-In some patients, particularly those presenting with cardiomyopathy, supplementation may rapidly alleviate signs and symptoms.
-Treatment should include supportive and other therapy as indicated by the patient's condition.

Uses:
-Primary systemic carnitine deficiency
-Acute and chronic treatment of inborn errors of metabolism resulting in secondary carnitine deficiency
-Prevention and treatment of carnitine deficiency in end stage renal disease patients undergoing dialysis (IV form only)

Usual Pediatric Dose for Carnitine Deficiency:

METABOLIC DISORDERS:
Oral solution or tablets:
Initial dose: 50 mg/kg/day orally in evenly divided doses
Maintenance dose: 50 to 100 mg/kg/day orally in evenly divided doses
Maximum dose: 3 grams per day

Intravenous solution:
50 mg/kg as a slow 2 to 3 minute bolus or by infusion, once a day
-A loading dose may be given in severe metabolic crisis, followed by an equivalent dose every 3 to 4 hours (but not less often than every 6 hours) over the following 24 hours
-Subsequent daily doses should be in the range of 50 mg/kg or as therapy may require
-The highest dose administered has been 300 mg/kg.


END STAGE RENAL PATIENTS ON HEMODIALYSIS
Intravenous solution:
Initial dose: 10 to 20 mg/kg as a slow 2 to 3 minute bolus injection into the venous return line after each dialysis session
-Consider therapy for pre-dialysis trough levels of plasma carnitine below normal (40 to 50 micromol/L).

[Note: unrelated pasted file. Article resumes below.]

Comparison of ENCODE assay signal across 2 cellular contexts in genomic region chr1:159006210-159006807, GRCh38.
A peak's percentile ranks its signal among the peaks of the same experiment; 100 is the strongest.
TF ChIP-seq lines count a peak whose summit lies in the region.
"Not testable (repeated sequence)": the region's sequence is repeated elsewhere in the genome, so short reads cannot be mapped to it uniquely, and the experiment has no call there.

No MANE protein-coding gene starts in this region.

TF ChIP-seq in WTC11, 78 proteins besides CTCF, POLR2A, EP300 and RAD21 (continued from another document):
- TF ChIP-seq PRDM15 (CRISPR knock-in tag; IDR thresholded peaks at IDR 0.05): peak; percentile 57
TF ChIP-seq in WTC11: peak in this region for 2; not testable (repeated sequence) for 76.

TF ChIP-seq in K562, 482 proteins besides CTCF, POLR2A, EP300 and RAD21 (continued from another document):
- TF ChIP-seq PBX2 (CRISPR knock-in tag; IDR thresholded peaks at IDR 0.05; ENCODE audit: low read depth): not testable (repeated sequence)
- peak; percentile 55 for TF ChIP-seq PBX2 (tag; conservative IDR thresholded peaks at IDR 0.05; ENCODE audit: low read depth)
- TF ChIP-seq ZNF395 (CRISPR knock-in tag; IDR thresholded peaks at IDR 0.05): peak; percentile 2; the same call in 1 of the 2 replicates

-Dose adjustments should be guided by pre-dialysis levocarnitine trough levels.
-Downward dose adjustments may be made as early as the third or fourth week of treatment.

Comments:
-Increase dose slowly while assessing tolerance and therapeutic response.
-Periodically monitor blood chemistries, vital signs, plasma carnitine concentrations, and overall clinical condition.
-Administer higher doses with caution and only where clinical and biochemical considerations make it likely that higher doses will be beneficial.
-In some patients, particularly those presenting with cardiomyopathy, supplementation may rapidly alleviate signs and symptoms.
-Treatment should include supportive and other therapy as indicated by the patient's condition.

Uses:
-Primary systemic carnitine deficiency
-Acute and chronic treatment of inborn errors of metabolism resulting in secondary carnitine deficiency
-Prevention and treatment of carnitine deficiency in end stage renal disease patients undergoing dialysis (IV form only)

For Healthcare Professionals

Applies to levocarnitine: injectable solution, oral capsule, oral solution, oral tablet

Gastrointestinal

Very common (10% or more): Diarrhea (35%), abdominal pain (21%), vomiting (21%), nausea (12%)
Common (1% to 10%): Constipation, dyspepsia, gastrointestinal disorder, melena